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Immune & Inflammation

Abnormal cells trigger an altered Immune state and inflammation, and these are core features and promoting factors for endometriosis growth. Inflammation and altered immune state are essential factors that allow endometriosis lesions to survive and grow. Immune imbalance and inflammation encourage each other, and in the case of endometriosis, they increase estrogen levels, which makes lesions develop.

These three factors combine to perpetuate the disease and reduce fertility. If it’s possible to reduce one of these factors, it naturally reduces the dynamic that encourages the other two factors and the growth of lesions.

Endometriosis is often described as an estrogen-dominant condition, but it’s also a “chronic inflammatory disease”, and a significant association has been made with autoimmune disorders. i

The generally accepted theory for endometriosis remains the “retrograde menstruation” theory (despite it clearly not explaining it in children and men); however, an “autoimmune dysfunction theory” has also been suggested:

The suggestion is that disruptions to normal immune responses drive the development of endometriosis, and the rather technical evidence supporting this includes:

  • The early stages of endometriosis are more active in terms of antibodies, white blood cells and cytokines than the later stages of endometriosis
  • A specific tumour necrosis factor type of cytokine (TNF-α-MMP9-SRC-1 isoform) is linked to the development of endometriosis
  • A low immunity to endometrial antigens (IgG and IgA) correlates to higher rates of endometriosis

The immune system

The immune system should recognise and remove old and unwanted cells in a process called “apoptosis” (programmed cell death). This constant process recycles around 10 billion cells a day in most adults, and the abnormal cells that form endometriosis manage to evade apoptosis due to:

  1. Poor surveillance
  2. Reduced ability to remove faulty cells

The endometrial cells in the perineum escape detection, and almost all the immune cells that should be involved in resolving endometriosis appear to be functioning abnormally. This includes the Natural Killer (NK) cells which are much less potent than usual, and macrophages (large white blood cells) which are more numerous and they release inflammatory cytokines. Once the lesions have become established, they:

  • Produce inflammatory factors
  • Encourage new blood vessels to form
  • Produce estradiol (E2) that encourages further growth and inflammation

Immune balance is a core aspect of fertility health, and the immune system must recognise and adapt to the implantation of an embryo, which is essentially “non-self”. Many immune conditions reduce the odds of pregnancy and increase the chances of miscarriage, and mild endometriosis, in particular, follows this trend:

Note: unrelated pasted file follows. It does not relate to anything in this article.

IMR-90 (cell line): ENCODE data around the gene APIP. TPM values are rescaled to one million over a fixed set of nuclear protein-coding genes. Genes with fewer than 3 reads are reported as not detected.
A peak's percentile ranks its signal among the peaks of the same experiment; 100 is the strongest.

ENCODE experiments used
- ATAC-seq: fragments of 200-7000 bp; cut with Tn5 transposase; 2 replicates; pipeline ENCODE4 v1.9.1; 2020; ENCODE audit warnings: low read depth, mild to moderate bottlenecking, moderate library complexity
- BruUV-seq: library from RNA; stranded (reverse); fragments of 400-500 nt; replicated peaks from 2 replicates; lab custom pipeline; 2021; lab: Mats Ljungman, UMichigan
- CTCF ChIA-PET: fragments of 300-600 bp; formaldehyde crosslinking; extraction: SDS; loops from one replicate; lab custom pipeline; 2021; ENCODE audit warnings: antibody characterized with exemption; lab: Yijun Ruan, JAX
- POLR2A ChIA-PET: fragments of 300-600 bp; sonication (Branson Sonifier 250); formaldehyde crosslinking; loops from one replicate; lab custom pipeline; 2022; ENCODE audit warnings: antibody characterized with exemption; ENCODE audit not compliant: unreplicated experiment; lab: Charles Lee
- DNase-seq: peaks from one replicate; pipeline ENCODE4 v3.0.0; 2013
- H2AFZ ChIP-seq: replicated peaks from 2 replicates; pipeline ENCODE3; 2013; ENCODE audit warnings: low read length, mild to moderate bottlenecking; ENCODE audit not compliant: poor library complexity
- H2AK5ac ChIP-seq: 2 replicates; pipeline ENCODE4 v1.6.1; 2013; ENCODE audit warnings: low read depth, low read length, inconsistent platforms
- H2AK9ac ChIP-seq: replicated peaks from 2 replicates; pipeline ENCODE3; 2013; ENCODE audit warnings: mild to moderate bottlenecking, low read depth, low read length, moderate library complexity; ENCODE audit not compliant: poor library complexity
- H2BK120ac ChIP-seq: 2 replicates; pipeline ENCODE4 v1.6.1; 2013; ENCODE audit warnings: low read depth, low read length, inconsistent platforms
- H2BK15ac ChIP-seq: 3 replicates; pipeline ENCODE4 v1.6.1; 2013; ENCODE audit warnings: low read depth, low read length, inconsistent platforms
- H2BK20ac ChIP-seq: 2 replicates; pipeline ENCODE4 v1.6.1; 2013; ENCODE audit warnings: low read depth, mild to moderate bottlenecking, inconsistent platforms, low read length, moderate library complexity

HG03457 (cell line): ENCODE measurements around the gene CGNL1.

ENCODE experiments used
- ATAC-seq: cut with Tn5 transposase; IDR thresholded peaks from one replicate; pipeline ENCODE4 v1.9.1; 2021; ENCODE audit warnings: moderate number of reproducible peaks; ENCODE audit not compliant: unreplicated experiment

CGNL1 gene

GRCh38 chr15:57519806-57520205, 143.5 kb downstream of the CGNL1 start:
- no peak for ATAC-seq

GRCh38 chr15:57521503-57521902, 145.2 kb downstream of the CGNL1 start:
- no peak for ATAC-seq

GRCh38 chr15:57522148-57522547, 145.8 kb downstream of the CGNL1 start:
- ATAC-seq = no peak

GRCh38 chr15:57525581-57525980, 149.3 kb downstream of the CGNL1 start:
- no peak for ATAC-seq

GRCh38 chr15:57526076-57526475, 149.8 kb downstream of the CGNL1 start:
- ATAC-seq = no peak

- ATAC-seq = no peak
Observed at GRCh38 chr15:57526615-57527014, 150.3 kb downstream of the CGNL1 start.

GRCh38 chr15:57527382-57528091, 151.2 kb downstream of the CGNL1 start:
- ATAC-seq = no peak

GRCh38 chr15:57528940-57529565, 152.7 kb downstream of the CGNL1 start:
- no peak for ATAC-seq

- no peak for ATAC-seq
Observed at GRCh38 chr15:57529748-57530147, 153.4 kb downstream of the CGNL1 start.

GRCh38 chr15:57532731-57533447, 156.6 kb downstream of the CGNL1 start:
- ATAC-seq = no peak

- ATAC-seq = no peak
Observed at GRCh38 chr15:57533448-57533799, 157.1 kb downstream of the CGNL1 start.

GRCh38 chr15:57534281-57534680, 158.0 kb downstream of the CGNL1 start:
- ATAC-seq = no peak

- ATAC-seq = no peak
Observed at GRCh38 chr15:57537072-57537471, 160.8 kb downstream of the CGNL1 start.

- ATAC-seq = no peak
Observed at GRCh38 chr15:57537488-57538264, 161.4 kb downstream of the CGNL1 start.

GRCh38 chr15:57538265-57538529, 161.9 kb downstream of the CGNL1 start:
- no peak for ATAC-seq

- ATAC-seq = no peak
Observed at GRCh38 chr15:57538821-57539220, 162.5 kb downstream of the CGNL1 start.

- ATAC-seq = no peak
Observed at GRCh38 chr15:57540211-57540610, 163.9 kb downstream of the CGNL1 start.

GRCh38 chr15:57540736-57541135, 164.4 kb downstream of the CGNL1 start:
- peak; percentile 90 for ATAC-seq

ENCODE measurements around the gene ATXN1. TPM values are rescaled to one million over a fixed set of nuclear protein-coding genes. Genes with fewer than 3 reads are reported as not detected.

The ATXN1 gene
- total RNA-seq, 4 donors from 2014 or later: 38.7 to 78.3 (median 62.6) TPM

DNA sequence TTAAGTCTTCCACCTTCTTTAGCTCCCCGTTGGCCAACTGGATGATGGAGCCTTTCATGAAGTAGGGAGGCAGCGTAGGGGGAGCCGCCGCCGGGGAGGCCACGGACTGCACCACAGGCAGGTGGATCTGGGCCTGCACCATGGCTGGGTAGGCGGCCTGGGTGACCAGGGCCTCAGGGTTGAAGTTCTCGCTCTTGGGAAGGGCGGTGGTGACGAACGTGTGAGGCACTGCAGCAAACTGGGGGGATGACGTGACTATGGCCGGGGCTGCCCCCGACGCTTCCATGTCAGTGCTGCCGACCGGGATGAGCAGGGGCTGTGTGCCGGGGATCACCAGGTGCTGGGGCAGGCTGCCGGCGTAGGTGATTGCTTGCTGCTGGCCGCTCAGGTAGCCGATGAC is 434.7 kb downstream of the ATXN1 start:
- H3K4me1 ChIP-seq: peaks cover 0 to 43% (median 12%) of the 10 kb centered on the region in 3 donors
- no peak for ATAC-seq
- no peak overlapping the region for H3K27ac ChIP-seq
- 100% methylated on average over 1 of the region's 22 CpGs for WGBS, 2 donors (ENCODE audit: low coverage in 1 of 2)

• Endometriosis reduces IVF success by half compared to other women
  • 70% of IVF failure is judged to be due to implantation failure
  • Endometriosis also significantly increases the risk of miscarriage ii
  • Mild endometriosis is difficult to detect, but it’s inflammatory and raises miscarriage risk by altering: iii
  • Follicle development
  • Fertilisation rates
  • Implantation processes

The altered immune state creates a hostile environment for conception because:

  • Many more white blood cells arrive to fight the problem, and they will literally “eat” the sperm they encounter
  • Cytokines are hormone-like chemicals released by white blood cells that affect how cells behave. This includes their ability to attach to each other, which is essential for implantation

Inflammation and Endometriosis

Inflammation is a crucial response to infections and something we’ve become more familiar with since Covid-19, with talk of “cytokine storms”. Broadly speaking, there are two types of cytokines:

  1. Pro-inflammatory cytokines that respond to threats. These cytokines often have additional roles that promote growth and trigger pain
  2. Anti-inflammatory cytokines that control inflammatory processes. These cytokines inhibit pro-inflammatory chemicals and regulate immune responses to control inflammation

These two balancing responses enable cytokines to fight infections, regulate inflammation and alter the immune balance. In endometriosis, the cytokines are excessively inflammatory, plus they release growth factors that promote the lesions.

The inflammatory cytokines also promote the growth of new nerve fibres and blood vessels that support the endometriosis lesion and elevate estradiol levels in the lesions themselves.

i Shigesi N, et al. The association between endometriosis and autoimmune diseases: a systematic review and meta-analysis. Hum Reprod Update. 2019 Jul 1;25(4):486-503. doi: 10.1093/humupd/dmz014. PMID: 31260048; PMCID: PMC6601386.
ii Pietro Santulli, et al., Increased rate of spontaneous miscarriages in endometriosis-affected women, Human Reproduction, Volume 31, Issue 5, May 2016, Pages 1014–1023, https://doi.org/10.1093/humrep/dew035
iii Alexandra S Kohl Schwartz, et al., Endometriosis, especially mild disease: a risk factor for miscarriages, Fertility and Sterility, Volume 108, Issue 5, 2017, Pages 806-814.e2,